Gloria Kim did not see the carjacker coming.
On a recent morning just before 4 a.m., Kim was gathering bottles of water and kettles of homemade soup to load into her pickup truck to feed the homeless, as she does each day. She heard the rumble of an engine, turned around and saw a man sitting in the driver’s seat of her truck.
“No, no, no!” she shouted, running toward the man. She tried to open the door but he sped away.
“I prayed immediately,” said Kim, 65, a frail woman with white hair. “Lord, I don’t know about him. Forgive him. Let him repent.”
For 20 years, Kim has been feeding the homeless of Los Angeles, rising each day at 2 a.m. to cook vegetable soup and bundle bunches of bananas, grapes and bagels into plastic bags. She distributes the food to people living under bridges, in parking lots and on street corners. The homeless greet her with hugs and call her “Mama.” They pray together and sing “Amazing Grace.”
The April 30 carjacking was the latest snag for Kim’s one-woman mobile soup kitchen. In February, a white Ford van that Kim had used to distribute clothes and food was totaled in a car accident. Kim said she cannot use a third vehicle she owns, an old Dodge van, because it barely runs, a door is broken and it is not insured.
Now, she is relying on volunteers with vans to drive her around to MacArthur Park, Lafayette Park, Koreatown, Griffith Park and downtown.
On days when volunteers cannot help, Kim drives a Toyota station wagon she owns. But she said it is not big enough to carry her daily load: two boxes of bananas, seven gallons of water, 400 bagels, several pounds of grapes, a few bags of socks and other clothes, and enough soup to feed 200 people.
It is a lot of work each day, said Kim, who has cataracts and cannot drive too much on her own. But she said she is getting on with her mission.
“We’ve done this for many, many years,” Kim said Sunday morning before making her rounds with a volunteer who had offered his van for the day. “This never happened.”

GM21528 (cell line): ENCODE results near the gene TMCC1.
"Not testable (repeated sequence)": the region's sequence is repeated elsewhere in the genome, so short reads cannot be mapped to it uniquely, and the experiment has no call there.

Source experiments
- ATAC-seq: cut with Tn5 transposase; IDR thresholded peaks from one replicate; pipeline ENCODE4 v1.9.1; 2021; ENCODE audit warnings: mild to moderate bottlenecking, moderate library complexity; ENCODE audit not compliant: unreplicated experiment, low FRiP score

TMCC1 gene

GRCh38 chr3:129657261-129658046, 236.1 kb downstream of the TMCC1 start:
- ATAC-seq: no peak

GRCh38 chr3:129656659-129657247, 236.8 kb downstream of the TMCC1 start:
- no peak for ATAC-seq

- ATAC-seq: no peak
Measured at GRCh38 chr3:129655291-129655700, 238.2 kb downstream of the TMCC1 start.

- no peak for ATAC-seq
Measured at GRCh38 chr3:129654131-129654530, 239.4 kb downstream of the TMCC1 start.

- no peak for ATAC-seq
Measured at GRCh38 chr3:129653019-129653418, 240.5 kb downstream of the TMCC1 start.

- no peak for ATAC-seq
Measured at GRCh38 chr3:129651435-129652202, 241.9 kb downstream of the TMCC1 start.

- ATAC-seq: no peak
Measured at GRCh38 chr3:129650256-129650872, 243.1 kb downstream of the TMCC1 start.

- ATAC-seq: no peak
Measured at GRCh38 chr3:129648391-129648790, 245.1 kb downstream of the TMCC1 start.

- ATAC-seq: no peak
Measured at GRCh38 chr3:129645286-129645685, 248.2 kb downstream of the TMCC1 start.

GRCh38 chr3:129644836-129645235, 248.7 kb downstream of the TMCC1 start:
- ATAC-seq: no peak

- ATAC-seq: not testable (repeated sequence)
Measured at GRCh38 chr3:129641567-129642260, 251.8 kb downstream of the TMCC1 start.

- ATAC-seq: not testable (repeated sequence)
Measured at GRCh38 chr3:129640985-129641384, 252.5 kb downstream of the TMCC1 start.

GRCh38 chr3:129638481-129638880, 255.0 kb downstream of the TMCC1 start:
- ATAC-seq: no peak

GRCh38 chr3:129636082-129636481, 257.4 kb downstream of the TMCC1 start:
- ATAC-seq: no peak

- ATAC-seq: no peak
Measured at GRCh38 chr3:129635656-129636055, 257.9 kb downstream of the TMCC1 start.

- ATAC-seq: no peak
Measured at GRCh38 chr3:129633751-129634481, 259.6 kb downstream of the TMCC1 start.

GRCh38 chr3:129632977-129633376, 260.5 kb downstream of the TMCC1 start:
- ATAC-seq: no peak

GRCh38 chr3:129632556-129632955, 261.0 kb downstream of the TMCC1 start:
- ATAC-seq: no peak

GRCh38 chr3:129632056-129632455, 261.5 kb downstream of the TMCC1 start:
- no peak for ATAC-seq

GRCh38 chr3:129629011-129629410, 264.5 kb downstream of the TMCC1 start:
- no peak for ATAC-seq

Kim said she was shocked by the robbery, but figured “he might need a truck. Let him take it. Let him go.”
She filed a police report for the white 1998 Toyota pickup with the license plate 5R12164. So far, it has not been returned.
In 1976, Kim emigrated from South Korea, where she had helped a community of leprosy patients. She moved from Florida to Los Angeles with her mother in 1984. Two years later, they started a ministry, becoming familiar faces in the parks and alleys of the city.
When her mother died in 1990, Kim continued on her own. She runs the Zion Gospel Mission Church out of a building on Venice Boulevard that bears the inscription, “Come ye here the sick and brokenhearted.” It is there that Kim cooks, holds prayer services and allows homeless people to eat and take showers. She supports herself with the help of donations.
On Sunday, Kim hopped out of the van with a plastic bag filled with plums, bananas and bread, and a pair of new socks. She hurried toward a man sleeping in a parking lot off Blaine and 11th streets, near the Los Angeles Convention Center.
“Hi, brother!” she shouted, waking up Calvert Tillett, 52, who was sleeping beneath a piece of cardboard.
“Hey, Mama,” he said. “How you doing?”
“Someone stole my truck,” Kim said, handing him the bag of food and socks.
“Oh, no,” Tillett replied.
Kim knelt beside him and said a prayer to keep him safe.
“Her mother used to do this, too,” Tillett said. “She was an old lady. I remember.”
Then Tillett closed his eyes. He prayed for Kim, “Father God, give her strength to continue her work.”